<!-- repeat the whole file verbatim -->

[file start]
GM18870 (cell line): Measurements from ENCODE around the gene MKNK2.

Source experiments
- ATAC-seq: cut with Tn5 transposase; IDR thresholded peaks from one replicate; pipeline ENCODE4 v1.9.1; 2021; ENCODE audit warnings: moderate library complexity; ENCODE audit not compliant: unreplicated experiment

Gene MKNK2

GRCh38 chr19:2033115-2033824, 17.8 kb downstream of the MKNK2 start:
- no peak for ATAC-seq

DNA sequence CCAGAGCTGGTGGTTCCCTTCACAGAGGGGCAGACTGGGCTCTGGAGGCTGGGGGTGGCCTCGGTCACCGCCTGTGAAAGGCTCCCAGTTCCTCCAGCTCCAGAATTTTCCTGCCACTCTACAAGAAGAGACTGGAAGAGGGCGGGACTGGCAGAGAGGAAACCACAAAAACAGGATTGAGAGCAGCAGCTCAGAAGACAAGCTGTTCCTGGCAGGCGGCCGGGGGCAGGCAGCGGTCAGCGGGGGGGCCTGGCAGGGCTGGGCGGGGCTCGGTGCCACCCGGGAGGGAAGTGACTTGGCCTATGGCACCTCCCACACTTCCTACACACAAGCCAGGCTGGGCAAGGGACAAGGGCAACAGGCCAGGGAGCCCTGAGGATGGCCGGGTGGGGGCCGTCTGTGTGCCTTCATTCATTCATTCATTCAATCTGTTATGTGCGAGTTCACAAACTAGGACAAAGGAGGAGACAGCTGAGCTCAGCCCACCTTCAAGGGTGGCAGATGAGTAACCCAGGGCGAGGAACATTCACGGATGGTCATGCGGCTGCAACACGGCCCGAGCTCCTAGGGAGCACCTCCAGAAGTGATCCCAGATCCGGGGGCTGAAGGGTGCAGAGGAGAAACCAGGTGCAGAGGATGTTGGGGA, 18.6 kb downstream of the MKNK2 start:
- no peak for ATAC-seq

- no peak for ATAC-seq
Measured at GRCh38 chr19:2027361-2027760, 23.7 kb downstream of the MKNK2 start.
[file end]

GM18870 (cell line): Measurements from ENCODE around the gene MKNK2.

Source experiments
- ATAC-seq: cut with Tn5 transposase; IDR thresholded peaks from one replicate; pipeline ENCODE4 v1.9.1; 2021; ENCODE audit warnings: moderate library complexity; ENCODE audit not compliant: unreplicated experiment

Gene MKNK2

GRCh38 chr19:2033115-2033824, 17.8 kb downstream of the MKNK2 start:
- no peak for ATAC-seq

DNA sequence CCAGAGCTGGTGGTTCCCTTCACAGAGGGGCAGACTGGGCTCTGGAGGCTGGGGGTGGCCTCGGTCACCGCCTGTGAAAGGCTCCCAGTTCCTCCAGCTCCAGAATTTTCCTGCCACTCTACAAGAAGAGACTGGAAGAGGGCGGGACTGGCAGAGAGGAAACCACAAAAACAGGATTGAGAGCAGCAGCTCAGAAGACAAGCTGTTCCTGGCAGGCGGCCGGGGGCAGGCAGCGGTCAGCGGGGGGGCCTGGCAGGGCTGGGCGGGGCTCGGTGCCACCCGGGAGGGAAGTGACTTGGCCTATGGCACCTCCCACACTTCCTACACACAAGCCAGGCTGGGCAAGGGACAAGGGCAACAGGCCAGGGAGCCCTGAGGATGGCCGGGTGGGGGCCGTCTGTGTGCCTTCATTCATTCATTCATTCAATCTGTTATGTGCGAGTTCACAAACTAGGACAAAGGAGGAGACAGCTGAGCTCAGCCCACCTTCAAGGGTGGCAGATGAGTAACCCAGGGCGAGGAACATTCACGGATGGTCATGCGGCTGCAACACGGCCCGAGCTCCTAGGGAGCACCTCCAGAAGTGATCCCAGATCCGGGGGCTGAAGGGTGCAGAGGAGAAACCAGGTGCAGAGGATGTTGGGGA, 18.6 kb downstream of the MKNK2 start:
- no peak for ATAC-seq

- no peak for ATAC-seq
Measured at GRCh38 chr19:2027361-2027760, 23.7 kb downstream of the MKNK2 start.